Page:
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The Babadook

Once in awhile, a film be thrust in to the public eye, through highly rated, but completely unjustified reviews. I saw it last with the black swan in 2010. The word was out that it was “really scary” and a “terrifying” film that you had to see. The problem here, was that the people making these reviews and chatting about the film were not horror film fans. These people were your run of the mill film goer, who’s idea of a scary film is watching nothing happen for two hours in Paranormal Activity. The Black Swan was a great film, just not for the reason mentioned in all the reviews. So when i started hearing about The Babadook in local newspapers and magazines, with reviews such as “the most scariest film this year” and “Truly terrifying”, I took it with a pinch of salt. And I was right. The Babadook is not a scary film. To be honest, I’m not even sure it IS a horror film. I’m not sure what it is. 



What am I?

The Babadook  is a story about a widow called Amelia, played convincingly by Essie Davis, struggling to come to terms with the death of her husband, whilst bringing up her difficult young son. Pretty run of the mill story until her son finds a mysterious book titled The Babadook. Amelia son, Samuel, is convinced that there is a monster in their house, and reading the book gives this creature a name.  “If it’s in a word, or in a look, you can’t get rid of the Babadook”

A lot of modern films like to blur the line between reality and fantasy. This type of story telling allows them to psychologically and psychically torture characters, without actually harming them. You can even kill characters off, only for them to come back to life later on, because it was all a twisted fantasy. It keeps you on your toes and constantly has you questioning the reality your watching. There is always a line though. An unwritten contract between film maker and the audience, that all WILL be revealed. The Babadook has no line. There is only one point in the film where you even question the reality. After that moment, your left dangling, wondering if the The Babadook is real or not.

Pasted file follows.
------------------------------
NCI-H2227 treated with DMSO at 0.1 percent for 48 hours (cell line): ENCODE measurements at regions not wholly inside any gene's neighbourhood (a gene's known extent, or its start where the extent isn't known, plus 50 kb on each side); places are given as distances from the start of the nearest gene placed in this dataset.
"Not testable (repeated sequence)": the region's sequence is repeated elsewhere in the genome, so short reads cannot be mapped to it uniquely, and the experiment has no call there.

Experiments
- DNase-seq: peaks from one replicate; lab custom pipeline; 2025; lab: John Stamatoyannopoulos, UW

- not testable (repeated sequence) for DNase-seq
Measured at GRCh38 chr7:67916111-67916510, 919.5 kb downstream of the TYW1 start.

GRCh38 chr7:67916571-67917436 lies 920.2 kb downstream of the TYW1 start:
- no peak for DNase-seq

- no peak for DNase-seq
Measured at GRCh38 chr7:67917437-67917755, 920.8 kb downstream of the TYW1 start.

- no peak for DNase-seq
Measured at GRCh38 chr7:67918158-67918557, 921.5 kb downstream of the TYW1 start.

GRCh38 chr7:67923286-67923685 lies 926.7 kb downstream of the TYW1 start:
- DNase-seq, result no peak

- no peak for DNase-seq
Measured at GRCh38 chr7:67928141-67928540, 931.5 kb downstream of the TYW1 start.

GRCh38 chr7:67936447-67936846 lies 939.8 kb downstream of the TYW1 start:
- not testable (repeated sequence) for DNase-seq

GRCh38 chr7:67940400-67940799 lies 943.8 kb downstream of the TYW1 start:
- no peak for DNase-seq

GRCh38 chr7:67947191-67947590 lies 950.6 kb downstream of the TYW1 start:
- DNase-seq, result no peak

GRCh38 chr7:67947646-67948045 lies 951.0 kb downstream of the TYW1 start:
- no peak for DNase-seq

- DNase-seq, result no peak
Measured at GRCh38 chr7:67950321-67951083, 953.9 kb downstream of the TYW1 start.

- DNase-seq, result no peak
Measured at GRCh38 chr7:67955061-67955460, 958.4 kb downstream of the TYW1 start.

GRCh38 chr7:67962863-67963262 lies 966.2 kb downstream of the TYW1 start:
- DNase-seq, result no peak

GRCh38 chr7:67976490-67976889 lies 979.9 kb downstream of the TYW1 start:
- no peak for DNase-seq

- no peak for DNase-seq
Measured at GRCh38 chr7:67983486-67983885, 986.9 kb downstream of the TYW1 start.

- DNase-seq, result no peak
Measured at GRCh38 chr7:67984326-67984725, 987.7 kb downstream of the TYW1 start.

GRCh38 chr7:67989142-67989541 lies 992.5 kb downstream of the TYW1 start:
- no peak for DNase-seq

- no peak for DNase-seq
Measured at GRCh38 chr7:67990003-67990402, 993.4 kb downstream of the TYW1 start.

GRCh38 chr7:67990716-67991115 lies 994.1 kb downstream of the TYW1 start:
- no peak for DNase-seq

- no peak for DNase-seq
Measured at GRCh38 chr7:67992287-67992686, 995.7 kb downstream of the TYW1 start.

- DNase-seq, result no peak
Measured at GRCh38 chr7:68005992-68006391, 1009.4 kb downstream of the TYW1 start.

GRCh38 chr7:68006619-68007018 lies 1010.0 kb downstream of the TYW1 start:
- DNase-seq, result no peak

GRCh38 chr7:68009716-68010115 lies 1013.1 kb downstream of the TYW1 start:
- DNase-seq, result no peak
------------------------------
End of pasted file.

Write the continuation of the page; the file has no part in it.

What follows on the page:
Is this the real life, or is it just fantasy, caught in a landslide?

Maybe I’m just missing the point. The film could easily been seen as dramatic look at Schizophrenia, brought on by the death of Amelia’s husband. Samuel’s fantasies of monsters simply imprints upon her mind, creating the titular character that haunts them both. However, if this is the case, Like it is in “the Black Swan”, we as an audience are never let in on it. 

As for the creature it’s self, We never do get to see the The Babadook, Just a few shadowy figures and some nightmare visions. I’d usually say that this helps to build tension, however here it just adds to the frustration. The film constantly builds up the tension, only for the moment to fizzle out like a lame firework. However, The book which the creature originates from, is pretty cool. It is an amazing piece of design and looks generally intimating. It’s probably the best thing about the film. 


Let the right one in!

The entire film is coloured with greys and blacks, as symbol of the issues faced, for a greiving mother and a troubled son. It’s dark and grim and not even the light hearted comedy was enough to lift it above the grey. The whole films stinks of forboding and it’s a dark and terrible place the film yanks you towards. You see, the true horror in this film, is that it’s about a mother who does not love her son, and the fact that she tries to kill him, Babadook or not, show how fragile her state of mind is. The Babadook is a cypher, a catalyst for change, and it’s dark presence is always there through the film. But is any of it real? Does any of it have any meaning? I can’t answer that.

I found the The Babadook to be very disappointing. It’s cliché, confused and anticlimactic. I would have thought that a 2014 film could have come up with something a little more original than using cockroaches to build tension, but there we have it. It tries way too hard to be creepy, but it just come across as being dull. It does have some good points, It’s well acted, well presented and looks great, but lacks cohesion. 

If you have not seen it yet, I’d personally give it a miss. I really wanted to like this film, but the sad truth is that it’s boring and, quite frankly, pie in the sky. It doesn’t work as a horror or a social commentary!

Reviewed by Luke

Reviewed by Luke


Director – Jennifer Kent

Released in

Essie Davis

Essie Davis


Noah Wiseman

Noah Wiseman


Daniel Henshall

Daniel Henshall


The Babadook










  • Overall Score 7.5% 7.5%


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